SUP -- the good and bad
Posted by: robcasey on Mar-27-12 1:13 PM (EST)
My 2 cents per your list -
i'm also a cross over kayaker - sup'er, still do both equally, thoughts..
--slower by 1/2-3/4 mph compared to kayaks of similar length and design
Depends on paddler and their forward stroke, displacement vs planning hull, and I can go as fast if not faster than a kayak at the same length.
--fin needed for tracking so more potential to hit bottom or catch weeds
Weed cutter style and flexible rubber fins do wonders in weeds, milfoil and kelp. I use the Protek rubber fins on all boards. I can take the board into 4" of water without balance or fin box issues. 3 fin setups also allow for shallow paddling as well as each fin is shorter than a longer single fin.
--more fragile because of light layups
Really? How about Bic's plastic boards, Tahoe's thermoform Bliss, Surftech's heavy layups on the French Universal sups and the new very stout B-1 exterior, Starboard's nearly bombproof technology, etc..
--don't respond to as wide a variety of turning strokes
Maybe not respond to every kayak stroke, but when's the last time you did a cross bow or pivot turn on a kayak?
--except while surfing, very little edging ability for turning
depends on the board and paddler. I edge all the time without any problem. boards with a lot of rocker turn on a dime edging. i also use edging to paddle on one side for long distances - try that on a kayak.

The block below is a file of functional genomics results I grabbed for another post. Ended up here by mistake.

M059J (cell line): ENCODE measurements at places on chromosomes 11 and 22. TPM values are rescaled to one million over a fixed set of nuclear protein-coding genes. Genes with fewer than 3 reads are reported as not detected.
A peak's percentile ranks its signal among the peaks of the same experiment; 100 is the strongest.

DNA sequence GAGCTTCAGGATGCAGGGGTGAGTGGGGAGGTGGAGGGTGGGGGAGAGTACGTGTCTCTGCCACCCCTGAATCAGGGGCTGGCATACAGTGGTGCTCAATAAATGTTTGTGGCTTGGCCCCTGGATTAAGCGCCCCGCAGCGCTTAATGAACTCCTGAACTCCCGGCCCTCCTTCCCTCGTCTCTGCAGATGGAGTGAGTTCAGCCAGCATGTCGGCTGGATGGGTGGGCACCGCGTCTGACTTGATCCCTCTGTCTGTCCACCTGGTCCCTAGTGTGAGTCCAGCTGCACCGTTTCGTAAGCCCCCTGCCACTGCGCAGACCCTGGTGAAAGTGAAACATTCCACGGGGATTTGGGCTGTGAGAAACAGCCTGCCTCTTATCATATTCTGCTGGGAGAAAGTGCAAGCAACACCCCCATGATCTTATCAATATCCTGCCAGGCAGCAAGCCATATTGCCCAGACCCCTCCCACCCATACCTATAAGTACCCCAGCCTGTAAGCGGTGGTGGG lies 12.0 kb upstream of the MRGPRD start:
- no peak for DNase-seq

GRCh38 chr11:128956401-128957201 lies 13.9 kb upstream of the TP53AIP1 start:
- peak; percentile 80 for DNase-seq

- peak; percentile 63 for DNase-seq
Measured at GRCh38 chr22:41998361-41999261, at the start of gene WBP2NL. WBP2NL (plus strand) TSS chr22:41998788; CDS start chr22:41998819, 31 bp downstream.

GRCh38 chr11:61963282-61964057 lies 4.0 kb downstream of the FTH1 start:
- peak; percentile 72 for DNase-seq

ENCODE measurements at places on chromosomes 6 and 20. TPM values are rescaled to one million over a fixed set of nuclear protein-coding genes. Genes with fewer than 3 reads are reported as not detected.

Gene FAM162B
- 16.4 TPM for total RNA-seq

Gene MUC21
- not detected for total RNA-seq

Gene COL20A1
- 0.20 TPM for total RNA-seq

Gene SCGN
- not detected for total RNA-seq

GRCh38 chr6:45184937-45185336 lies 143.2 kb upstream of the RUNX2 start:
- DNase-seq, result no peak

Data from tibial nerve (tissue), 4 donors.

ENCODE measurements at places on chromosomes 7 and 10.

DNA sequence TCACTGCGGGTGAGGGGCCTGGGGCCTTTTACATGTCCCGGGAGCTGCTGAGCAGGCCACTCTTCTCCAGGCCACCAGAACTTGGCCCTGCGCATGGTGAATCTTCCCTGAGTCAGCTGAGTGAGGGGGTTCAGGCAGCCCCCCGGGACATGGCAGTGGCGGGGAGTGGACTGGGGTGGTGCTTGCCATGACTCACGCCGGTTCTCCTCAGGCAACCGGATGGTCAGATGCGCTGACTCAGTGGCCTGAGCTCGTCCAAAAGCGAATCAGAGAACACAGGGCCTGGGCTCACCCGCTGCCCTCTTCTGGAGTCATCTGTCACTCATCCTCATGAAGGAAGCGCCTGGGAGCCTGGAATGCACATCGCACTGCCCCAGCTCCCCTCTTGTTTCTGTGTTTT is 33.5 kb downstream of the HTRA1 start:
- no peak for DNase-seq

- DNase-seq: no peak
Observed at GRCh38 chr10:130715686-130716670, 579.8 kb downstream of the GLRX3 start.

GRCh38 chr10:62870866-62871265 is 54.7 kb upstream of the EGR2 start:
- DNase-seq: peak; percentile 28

--less suited for cold weather or water
really, why? I paddle in cold weather daily in the Pacific NW in water as chilled as 42F which also includes surfing and tidal rapidsl. I've paddled a sup both upwind and down up to 35kts of wind. You're just as cold in a kayak as you are in a sup if you don't wear the right clothing. but you stay warmer on a sup since it's a full body exercise.
--less cargo capacity
using tie-downs and glassed in leash plugs the capacity can be the same. new boards are coming out with hatches. many are already doing self supported long expeditions on boards.
--more difficult up-wind paddling
only if standing. sit, knee, or prone paddle for upwind. prone paddling if you're in practice can be more efficient than kayaking as you have an even lower profile in the wind.
--need to develop balance over time
with a proper sized board for the ht and wt of the paddler balance shouldn't be a problem at all. my students get right up on boards i've matched to their size and have no balance issues even in bumpy water. it is however a passive way to build better balance for other things you do in life. moving to shorter boards for river or surfing does require developing balance - but good paddle technique helps you stay stable in various conditons.
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